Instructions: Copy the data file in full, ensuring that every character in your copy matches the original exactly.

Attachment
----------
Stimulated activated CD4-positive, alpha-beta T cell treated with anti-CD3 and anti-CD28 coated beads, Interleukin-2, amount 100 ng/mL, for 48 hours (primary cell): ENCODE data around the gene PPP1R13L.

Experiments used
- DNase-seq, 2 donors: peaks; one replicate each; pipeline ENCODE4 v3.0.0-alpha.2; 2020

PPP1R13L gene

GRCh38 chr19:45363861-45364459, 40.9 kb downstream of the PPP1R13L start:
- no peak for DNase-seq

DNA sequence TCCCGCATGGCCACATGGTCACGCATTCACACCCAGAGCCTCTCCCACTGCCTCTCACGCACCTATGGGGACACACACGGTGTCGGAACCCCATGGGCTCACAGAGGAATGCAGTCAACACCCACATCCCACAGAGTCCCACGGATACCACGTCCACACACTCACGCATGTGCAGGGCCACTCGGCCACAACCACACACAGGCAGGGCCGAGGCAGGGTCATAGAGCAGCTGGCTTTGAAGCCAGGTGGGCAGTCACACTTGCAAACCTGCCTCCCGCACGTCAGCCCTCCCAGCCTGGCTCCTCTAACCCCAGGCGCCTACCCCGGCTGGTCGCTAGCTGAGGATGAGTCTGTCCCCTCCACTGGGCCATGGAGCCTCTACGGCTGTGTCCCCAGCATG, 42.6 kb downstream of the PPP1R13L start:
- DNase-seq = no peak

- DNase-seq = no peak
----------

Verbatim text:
Stimulated activated CD4-positive, alpha-beta T cell treated with anti-CD3 and anti-CD28 coated beads, Interleukin-2, amount 100 ng/mL, for 48 hours (primary cell): ENCODE data around the gene PPP1R13L.

Experiments used
- DNase-seq, 2 donors: peaks; one replicate each; pipeline ENCODE4 v3.0.0-alpha.2; 2020

PPP1R13L gene

GRCh38 chr19:45363861-45364459, 40.9 kb downstream of the PPP1R13L start:
- no peak for DNase-seq

DNA sequence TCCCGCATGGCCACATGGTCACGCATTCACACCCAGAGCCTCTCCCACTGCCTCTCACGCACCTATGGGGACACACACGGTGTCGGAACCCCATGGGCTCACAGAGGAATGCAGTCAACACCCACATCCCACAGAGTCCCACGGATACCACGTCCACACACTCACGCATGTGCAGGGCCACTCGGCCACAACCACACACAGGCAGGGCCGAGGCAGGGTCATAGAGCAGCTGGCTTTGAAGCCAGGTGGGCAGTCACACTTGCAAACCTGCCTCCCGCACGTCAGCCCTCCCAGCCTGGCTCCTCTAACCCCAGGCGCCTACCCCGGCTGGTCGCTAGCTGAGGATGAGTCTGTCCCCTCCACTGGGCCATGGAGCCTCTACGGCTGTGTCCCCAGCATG, 42.6 kb downstream of the PPP1R13L start:
- DNase-seq = no peak

- DNase-seq = no peak